You mentioned in a presentation earlier that once Disney+ came on board, they gave you the ability to shoot more footage. What did this doc look like before you knew it would live on this streaming service?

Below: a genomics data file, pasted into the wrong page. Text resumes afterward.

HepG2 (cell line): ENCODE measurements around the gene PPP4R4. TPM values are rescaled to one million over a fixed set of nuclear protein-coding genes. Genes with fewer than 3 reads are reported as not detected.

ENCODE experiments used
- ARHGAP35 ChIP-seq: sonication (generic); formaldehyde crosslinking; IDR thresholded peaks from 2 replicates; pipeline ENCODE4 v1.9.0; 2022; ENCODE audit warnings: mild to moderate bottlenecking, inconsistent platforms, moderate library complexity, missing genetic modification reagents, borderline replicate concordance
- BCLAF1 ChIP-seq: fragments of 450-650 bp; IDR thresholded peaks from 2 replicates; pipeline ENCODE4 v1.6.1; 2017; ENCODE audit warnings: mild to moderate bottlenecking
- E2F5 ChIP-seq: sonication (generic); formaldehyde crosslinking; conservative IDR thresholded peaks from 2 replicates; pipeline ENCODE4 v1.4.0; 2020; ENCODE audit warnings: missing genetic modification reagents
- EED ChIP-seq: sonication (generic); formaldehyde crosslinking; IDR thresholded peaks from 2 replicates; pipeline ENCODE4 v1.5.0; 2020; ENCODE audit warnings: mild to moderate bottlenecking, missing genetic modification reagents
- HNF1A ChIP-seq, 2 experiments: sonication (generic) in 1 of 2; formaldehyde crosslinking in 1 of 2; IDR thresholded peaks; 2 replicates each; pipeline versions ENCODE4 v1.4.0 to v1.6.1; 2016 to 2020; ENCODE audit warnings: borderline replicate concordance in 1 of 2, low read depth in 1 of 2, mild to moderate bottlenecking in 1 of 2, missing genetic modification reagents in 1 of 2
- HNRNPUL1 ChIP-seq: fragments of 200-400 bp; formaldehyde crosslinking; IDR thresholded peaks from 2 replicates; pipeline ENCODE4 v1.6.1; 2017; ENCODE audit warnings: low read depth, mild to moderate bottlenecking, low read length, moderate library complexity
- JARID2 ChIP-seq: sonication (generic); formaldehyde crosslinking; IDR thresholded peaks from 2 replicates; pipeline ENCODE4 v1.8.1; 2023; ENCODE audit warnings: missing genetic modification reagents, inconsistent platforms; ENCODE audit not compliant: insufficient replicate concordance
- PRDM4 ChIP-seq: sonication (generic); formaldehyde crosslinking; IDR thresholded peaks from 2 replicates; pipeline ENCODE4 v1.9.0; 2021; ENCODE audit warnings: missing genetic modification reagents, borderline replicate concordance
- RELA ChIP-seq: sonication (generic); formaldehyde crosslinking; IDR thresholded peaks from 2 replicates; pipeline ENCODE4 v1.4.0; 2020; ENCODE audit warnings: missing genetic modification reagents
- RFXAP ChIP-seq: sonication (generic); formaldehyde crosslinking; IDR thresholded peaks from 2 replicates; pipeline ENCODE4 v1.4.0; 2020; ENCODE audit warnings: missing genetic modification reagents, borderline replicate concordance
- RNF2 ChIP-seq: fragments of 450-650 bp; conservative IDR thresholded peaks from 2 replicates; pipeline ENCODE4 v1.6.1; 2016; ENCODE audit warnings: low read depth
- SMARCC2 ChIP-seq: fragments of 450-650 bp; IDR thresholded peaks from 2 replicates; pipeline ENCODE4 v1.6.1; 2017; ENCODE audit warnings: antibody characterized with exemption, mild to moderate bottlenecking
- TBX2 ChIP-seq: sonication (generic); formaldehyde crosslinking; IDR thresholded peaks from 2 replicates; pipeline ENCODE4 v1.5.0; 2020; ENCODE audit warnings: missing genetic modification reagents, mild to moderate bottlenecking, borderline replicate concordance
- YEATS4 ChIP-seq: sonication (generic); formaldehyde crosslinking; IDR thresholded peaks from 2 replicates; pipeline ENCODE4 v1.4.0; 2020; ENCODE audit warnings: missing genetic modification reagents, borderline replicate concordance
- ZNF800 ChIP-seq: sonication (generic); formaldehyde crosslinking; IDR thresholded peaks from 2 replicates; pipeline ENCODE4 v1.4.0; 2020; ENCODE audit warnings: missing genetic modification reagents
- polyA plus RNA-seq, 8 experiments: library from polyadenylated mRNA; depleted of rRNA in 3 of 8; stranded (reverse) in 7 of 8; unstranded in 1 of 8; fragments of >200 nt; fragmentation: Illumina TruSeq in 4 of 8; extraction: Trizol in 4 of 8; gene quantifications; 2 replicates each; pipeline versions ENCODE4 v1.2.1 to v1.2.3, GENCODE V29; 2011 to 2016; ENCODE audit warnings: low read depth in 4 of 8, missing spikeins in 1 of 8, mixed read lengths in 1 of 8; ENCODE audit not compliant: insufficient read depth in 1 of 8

It was a strong six-hour doc prior. Because we showed it at Imagineering and Bob Weiss and the president there, those folks did not know what to expect and they were blown away with how much footage we got. They were like, "Wow, this is like reliving our past." They were shocked by how much we found that they had never seen before. I interviewed probably 250 people for this project. It was commissioned as a 90 minute film shot over four years, edited in the last year. So four years of it was just filming, and the last year, we had a mountain. We were like, "What are we going to do with all this?" So we had to cut a long piece to figure out how to shape it down. We had to figure out what were the storylines that were important, then we had to go to the archives and figure out what material did we have to support that story. Sometimes we didn't have it, so we had to cut back on how long that particular segment was. So there's a lot of – it was like an accordion: long, short, long short. Overall, the narrative arc of the whole 65-year history was there in six hours and they were so excited about it. They wanted to get this out there. Then when Disney+ came in, they said, "OK, we love this. What do you want to do? What do you think, in your heart of hearts, you'd love to do that you haven't been able to do?" I said, "Well, I'd like to have more time to go back and do more verité and take viewers behind the scenes in the same way I got to do when I was a kid," going behind the scenes on the lot or at Disneyland or whatever. So that sense of awe and wonder is what I brought to it. They asked me what I wanted to do, and I wanted to do that.